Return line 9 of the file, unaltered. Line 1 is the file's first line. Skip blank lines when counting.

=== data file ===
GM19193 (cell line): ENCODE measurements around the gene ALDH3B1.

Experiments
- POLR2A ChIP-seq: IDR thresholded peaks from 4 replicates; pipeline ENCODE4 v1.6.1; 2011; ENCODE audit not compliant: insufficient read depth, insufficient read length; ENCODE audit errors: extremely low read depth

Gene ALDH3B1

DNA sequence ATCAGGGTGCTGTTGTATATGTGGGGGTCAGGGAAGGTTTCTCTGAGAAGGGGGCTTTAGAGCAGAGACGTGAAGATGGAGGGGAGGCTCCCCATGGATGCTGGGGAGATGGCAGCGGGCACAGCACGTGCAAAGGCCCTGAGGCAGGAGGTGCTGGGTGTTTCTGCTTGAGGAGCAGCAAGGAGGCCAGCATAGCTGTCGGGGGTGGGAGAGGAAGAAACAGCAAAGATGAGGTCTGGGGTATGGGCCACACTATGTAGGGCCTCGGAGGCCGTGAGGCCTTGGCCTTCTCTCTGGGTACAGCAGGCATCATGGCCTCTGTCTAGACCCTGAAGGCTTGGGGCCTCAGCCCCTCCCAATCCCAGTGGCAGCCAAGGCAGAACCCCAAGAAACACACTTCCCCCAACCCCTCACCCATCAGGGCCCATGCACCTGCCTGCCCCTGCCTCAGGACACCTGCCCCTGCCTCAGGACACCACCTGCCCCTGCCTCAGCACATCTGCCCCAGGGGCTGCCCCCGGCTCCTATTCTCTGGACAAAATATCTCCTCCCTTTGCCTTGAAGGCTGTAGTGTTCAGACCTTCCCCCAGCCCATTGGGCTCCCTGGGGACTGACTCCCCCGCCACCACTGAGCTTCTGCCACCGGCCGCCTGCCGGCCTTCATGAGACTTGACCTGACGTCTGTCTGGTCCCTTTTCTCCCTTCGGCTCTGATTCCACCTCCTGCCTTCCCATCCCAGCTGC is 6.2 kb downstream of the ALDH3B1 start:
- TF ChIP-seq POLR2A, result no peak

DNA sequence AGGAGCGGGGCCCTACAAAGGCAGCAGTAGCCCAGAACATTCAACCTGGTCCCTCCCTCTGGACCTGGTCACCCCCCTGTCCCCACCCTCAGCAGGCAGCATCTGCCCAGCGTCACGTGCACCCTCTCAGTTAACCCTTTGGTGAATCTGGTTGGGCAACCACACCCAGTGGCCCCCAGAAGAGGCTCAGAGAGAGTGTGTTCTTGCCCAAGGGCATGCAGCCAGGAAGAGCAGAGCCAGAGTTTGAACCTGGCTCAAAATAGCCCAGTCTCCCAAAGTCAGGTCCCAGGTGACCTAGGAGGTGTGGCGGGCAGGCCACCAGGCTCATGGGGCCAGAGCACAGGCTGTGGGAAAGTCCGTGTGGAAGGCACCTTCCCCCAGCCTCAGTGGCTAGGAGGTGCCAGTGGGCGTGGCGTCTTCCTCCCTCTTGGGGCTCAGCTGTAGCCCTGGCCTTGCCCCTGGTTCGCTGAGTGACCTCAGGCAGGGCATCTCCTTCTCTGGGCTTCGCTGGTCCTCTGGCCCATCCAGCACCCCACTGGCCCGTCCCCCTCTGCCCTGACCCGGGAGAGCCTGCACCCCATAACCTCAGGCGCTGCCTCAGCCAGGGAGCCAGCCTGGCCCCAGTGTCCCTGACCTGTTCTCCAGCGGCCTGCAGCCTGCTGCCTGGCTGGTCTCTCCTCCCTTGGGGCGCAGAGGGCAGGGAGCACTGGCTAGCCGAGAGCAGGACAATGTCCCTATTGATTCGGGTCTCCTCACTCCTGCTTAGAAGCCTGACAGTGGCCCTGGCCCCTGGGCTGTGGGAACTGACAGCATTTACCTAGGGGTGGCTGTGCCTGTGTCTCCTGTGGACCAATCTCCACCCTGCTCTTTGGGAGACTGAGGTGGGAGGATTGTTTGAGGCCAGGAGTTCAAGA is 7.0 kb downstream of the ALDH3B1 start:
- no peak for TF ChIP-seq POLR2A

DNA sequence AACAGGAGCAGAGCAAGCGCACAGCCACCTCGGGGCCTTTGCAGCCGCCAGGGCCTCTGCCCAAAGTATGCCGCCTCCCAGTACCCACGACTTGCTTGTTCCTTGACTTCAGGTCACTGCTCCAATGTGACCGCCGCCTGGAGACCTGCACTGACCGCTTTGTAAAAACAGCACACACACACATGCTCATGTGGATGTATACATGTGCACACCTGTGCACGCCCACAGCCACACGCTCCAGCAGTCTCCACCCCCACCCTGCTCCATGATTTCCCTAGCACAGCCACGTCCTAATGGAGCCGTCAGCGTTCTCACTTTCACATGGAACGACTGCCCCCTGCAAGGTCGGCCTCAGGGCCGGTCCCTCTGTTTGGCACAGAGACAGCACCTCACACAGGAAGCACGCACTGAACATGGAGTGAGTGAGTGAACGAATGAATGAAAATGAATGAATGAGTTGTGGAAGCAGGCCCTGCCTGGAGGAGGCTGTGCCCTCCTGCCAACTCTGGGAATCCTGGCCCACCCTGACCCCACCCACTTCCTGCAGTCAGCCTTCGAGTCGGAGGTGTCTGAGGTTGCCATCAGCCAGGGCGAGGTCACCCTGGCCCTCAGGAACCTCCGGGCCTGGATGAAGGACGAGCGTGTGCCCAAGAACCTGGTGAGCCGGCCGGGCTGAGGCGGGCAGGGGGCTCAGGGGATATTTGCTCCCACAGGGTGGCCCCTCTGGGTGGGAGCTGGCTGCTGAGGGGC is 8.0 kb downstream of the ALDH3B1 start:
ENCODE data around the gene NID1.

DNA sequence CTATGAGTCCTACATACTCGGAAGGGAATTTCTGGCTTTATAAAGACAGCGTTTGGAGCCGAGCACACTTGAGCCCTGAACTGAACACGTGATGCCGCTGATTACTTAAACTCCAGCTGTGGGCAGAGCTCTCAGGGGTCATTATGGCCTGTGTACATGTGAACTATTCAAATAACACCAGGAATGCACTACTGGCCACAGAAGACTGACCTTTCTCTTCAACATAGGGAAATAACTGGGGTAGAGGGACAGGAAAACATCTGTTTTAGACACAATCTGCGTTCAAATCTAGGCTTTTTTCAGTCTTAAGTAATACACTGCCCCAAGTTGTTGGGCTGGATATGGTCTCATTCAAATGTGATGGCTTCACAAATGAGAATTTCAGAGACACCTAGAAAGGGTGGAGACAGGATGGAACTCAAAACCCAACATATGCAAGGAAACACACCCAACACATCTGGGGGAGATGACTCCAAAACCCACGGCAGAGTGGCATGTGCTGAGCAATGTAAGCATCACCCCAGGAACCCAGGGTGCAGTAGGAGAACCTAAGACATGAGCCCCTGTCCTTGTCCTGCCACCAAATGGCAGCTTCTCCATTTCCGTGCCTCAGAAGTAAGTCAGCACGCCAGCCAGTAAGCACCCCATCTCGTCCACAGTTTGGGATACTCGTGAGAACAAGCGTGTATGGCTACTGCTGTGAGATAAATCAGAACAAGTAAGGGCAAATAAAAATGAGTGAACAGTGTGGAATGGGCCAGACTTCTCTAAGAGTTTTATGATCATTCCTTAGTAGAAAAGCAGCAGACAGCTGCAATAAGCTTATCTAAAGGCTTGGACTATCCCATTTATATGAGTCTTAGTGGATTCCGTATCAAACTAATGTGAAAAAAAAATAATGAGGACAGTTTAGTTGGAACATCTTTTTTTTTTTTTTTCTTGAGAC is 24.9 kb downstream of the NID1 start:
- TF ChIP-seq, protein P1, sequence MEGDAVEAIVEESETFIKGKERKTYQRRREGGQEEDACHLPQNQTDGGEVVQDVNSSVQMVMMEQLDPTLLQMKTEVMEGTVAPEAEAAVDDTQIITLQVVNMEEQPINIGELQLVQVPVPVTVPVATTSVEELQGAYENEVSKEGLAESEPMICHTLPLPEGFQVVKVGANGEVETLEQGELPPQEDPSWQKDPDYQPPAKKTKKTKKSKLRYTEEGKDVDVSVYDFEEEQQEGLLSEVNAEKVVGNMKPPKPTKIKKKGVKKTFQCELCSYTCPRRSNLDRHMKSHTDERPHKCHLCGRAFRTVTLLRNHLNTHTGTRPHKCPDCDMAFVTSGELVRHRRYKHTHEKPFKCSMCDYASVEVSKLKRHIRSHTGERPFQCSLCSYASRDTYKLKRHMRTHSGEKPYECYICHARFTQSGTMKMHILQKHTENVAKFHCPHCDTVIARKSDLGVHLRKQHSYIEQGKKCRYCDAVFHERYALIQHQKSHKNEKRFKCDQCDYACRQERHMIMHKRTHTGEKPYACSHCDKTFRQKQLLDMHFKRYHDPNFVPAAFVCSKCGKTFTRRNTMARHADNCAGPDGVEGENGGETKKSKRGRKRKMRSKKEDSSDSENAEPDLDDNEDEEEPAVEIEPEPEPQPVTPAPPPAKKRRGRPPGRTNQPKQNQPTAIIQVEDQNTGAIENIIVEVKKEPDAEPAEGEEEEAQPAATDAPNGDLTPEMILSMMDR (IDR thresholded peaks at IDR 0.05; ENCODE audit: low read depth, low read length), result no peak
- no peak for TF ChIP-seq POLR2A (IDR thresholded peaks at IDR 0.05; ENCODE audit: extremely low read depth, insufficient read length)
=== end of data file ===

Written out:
DNA sequence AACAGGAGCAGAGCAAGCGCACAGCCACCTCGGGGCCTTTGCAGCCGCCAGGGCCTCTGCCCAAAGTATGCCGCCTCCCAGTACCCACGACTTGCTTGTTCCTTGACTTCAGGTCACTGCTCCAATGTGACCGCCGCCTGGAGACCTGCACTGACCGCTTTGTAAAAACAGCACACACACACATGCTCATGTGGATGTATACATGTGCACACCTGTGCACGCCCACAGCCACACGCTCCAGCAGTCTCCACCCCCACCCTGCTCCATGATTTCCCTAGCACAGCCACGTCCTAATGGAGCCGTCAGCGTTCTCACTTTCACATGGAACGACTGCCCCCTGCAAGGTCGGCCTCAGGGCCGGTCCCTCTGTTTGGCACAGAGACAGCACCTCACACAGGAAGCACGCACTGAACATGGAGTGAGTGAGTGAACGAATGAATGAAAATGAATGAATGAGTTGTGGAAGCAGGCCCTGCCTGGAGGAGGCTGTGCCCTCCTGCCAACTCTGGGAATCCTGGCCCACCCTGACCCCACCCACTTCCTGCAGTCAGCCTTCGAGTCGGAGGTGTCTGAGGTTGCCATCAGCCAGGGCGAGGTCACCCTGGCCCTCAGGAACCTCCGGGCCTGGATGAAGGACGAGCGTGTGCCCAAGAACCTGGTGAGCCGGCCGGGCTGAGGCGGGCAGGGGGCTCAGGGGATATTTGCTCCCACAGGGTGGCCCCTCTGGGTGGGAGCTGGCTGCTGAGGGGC is 8.0 kb downstream of the ALDH3B1 start: